New Jersey Considers Testing All Infants for Hereditary Hemochromatosis Gene

Posted April 18th, 2016 by Administrator

 

The New Jersey State Legislature is considering a Bill that would require all infants born in the state to be tested for the genetic mutations associated with the development of hereditary hemochromatosis.

Under the Bill, if an infant is found to have one or more of the genetic mutations associated with hereditary hemochromatosis, the medical care provider overseeing care of the infant would provide the parents with genetic counseling and information concerning the risk factors, symptoms, screening procedures, and the treatments available for hereditary hemochromatosis. The parents would also be provided with information concerning the risk that they, their parents, and their children may carry one or more of the genetic mutations and information about genetic testing. If an infant is found to carry two mutated genes associated with the development of hereditary hemochromatosis, the bill would permit the medical care provider to retain the genetic test results until such time as the tested infant turns age 18. At that time, the hospital, birthing facility, or medical facility would provide that person with information concerning the risk that the person may develop hereditary hemochromatosis, the symptoms of hereditary hemochromatosis, the procedures for, and benefits of, periodic screening for the development of hereditary hemochromatosis, and the available treatments for hereditary hemochromatosis.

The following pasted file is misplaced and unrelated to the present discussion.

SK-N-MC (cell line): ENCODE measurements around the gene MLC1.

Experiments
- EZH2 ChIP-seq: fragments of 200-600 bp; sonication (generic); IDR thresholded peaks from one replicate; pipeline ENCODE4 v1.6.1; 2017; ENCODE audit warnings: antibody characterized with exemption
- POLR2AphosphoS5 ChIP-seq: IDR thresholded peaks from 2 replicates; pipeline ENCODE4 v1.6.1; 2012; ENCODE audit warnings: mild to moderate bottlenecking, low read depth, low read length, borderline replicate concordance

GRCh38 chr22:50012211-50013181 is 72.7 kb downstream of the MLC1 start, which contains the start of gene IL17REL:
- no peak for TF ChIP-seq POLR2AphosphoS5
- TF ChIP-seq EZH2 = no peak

The Bill cites the federal Centers for Disease Control and Prevention (CDC) which reports that the greatest risk factor for developing hereditary hemochromatosis is inheriting two copies, one from each parent, of a mutated HFE gene. Not every person who inherits two copies of the mutated HFE gene will develop hereditary hemochromatosis; however, a person with two copies of the mutated gene has a much greater risk of developing the disease and should undergo periodic blood screening to detect signs of excess iron buildup. Similarly, a person who inherits one copy of the mutated gene will usually not develop hereditary hemochromatosis; however, the person is said to be a “carrier” and may pass the gene on to their children. If both parents are carriers, there is a risk their children will inherit two copies of the mutated gene and potentially develop hereditary hemochromatosis.  Additionally, when a person is found to carry one or more of the mutated genes, that person’s parents and siblings may carry one or two copies of the mutated gene and may be at risk for developing hereditary hemochromatosis.

According to the CDC, the symptoms of hereditary hemochromatosis rarely appear before adulthood. Symptoms may vary depending on which organs are affected by the excess iron buildup, and early symptoms often resemble those of other common diseases, which may make the condition difficult to detect before irreversible organ damage has occurred.

Once detected, hereditary hemochromatosis is highly treatable by periodically drawing blood from the arm, a process known as phlebotomy, until the person’s iron levels return to normal.  Once iron levels return to normal, periodic phlebotomy sessions may be necessary to maintain proper iron levels. The CDC suggests that, if treatment begins before organ damage occurs, the person can expect to live a normal lifespan.